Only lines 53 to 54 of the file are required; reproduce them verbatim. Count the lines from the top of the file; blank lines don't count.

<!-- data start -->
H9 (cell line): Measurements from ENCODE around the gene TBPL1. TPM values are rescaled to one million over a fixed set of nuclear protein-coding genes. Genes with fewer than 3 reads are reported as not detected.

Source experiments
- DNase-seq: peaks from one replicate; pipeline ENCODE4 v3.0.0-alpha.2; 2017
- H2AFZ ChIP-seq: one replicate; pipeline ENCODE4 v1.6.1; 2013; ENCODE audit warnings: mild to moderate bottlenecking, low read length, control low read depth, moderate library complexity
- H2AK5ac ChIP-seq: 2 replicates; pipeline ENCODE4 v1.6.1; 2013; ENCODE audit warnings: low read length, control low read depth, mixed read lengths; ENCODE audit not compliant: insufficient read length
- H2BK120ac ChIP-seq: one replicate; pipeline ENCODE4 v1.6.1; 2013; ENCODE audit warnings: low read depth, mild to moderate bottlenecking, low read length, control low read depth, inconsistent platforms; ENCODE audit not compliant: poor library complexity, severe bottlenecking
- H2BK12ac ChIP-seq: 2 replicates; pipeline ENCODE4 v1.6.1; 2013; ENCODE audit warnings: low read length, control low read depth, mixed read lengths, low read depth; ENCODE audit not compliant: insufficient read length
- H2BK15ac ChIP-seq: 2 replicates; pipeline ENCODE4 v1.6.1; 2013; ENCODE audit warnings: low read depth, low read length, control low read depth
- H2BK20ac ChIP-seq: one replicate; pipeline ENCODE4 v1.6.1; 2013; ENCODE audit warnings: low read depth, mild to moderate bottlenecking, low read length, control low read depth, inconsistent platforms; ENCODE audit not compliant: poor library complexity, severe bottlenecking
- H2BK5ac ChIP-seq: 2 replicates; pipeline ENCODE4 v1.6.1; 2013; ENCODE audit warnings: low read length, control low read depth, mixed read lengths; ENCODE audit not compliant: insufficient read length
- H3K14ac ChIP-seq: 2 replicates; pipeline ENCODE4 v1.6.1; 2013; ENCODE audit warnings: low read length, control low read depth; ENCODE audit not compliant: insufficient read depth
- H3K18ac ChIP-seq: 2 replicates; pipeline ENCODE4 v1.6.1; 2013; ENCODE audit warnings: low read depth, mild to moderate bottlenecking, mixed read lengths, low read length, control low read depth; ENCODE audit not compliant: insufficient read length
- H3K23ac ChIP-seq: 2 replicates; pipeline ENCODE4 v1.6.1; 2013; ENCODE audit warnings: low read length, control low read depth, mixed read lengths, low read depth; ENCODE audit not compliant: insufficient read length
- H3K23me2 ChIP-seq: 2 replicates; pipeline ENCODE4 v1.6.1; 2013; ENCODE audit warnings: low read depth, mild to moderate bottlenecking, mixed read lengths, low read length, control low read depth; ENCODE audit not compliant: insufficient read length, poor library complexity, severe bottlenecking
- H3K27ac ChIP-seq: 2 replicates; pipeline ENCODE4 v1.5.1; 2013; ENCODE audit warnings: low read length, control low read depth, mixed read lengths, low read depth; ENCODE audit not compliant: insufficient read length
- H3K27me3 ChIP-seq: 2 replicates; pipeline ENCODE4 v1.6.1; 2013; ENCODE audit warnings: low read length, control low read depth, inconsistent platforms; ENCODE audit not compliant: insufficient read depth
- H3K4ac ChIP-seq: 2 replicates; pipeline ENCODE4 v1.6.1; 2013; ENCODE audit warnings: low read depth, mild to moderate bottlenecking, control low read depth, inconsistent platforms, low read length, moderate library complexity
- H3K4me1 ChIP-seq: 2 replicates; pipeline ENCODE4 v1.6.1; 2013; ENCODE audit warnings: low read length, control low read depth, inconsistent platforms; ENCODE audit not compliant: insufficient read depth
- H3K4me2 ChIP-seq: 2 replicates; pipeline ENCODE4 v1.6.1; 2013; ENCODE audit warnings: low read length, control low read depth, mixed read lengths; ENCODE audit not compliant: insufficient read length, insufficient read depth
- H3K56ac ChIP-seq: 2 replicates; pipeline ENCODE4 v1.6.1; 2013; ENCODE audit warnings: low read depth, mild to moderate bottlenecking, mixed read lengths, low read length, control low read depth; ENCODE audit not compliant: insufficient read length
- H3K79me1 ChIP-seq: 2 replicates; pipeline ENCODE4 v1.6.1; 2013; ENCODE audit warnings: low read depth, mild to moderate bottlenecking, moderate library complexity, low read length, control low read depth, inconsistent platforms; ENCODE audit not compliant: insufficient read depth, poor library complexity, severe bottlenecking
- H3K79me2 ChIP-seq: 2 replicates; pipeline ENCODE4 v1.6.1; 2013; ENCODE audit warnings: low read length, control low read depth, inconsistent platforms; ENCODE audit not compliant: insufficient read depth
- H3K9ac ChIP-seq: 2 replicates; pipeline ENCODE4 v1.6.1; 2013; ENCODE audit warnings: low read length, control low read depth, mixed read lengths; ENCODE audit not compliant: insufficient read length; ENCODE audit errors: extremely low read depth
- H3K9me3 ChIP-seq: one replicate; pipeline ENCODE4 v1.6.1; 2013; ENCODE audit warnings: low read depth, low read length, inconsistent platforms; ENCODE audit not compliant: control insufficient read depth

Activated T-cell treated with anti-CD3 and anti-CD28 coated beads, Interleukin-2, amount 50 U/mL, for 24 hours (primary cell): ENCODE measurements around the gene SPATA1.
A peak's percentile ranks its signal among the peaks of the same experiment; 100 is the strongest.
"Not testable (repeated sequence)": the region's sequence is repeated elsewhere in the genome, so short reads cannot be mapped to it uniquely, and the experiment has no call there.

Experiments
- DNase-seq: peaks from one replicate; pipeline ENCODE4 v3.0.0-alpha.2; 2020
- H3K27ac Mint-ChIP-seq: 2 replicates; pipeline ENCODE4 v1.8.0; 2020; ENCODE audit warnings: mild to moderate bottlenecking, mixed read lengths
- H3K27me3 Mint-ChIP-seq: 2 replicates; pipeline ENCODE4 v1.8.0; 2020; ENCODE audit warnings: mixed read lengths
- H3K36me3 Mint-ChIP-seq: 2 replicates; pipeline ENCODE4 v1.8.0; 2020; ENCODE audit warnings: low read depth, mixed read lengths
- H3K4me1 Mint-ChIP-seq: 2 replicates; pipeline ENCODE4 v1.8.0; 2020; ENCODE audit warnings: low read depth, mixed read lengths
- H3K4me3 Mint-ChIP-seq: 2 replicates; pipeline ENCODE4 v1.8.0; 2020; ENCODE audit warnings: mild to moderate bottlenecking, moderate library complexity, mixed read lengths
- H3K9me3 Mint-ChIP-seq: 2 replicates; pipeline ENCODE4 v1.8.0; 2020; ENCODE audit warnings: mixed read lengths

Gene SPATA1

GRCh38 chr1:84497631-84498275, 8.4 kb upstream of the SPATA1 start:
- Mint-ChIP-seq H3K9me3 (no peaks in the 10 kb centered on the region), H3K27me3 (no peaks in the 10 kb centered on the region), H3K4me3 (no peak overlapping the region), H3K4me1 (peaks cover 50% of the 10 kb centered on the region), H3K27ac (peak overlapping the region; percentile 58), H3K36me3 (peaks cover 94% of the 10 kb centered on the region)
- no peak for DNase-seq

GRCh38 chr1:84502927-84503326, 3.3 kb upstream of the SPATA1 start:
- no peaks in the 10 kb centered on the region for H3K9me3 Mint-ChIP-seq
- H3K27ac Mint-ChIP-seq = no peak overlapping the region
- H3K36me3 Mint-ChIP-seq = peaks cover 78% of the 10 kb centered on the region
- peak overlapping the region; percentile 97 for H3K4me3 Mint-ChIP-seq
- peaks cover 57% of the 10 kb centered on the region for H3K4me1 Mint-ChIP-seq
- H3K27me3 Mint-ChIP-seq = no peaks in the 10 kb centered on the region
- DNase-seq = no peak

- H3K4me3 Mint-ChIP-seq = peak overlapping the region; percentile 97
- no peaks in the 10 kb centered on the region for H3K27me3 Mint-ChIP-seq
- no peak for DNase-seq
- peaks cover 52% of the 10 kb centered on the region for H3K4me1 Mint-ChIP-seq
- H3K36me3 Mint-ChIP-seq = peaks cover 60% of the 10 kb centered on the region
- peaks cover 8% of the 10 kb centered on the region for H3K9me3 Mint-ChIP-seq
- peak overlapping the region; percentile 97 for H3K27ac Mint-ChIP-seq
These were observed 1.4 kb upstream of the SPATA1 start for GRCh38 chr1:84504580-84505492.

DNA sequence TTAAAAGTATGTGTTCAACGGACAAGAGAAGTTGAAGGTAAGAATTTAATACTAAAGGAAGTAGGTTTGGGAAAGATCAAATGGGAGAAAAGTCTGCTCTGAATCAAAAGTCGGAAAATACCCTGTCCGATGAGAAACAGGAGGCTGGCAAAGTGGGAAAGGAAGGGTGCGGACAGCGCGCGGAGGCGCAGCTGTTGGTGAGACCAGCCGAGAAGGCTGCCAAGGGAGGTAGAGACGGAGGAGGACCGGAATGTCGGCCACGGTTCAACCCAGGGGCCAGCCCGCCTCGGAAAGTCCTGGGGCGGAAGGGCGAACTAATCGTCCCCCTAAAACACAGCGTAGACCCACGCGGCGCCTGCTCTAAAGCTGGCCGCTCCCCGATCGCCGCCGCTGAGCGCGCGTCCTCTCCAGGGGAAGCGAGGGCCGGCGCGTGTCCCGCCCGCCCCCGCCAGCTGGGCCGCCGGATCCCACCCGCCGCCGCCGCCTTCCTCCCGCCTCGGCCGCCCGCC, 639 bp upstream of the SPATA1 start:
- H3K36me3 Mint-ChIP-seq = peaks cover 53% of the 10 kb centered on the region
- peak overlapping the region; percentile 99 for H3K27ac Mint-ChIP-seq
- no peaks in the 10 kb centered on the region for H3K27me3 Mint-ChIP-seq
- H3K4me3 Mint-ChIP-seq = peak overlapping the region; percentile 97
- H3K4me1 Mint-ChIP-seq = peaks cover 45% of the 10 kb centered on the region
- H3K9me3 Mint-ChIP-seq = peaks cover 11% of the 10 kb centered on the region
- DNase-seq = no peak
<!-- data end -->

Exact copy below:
- peaks cover 8% of the 10 kb centered on the region for H3K9me3 Mint-ChIP-seq
- peak overlapping the region; percentile 97 for H3K27ac Mint-ChIP-seq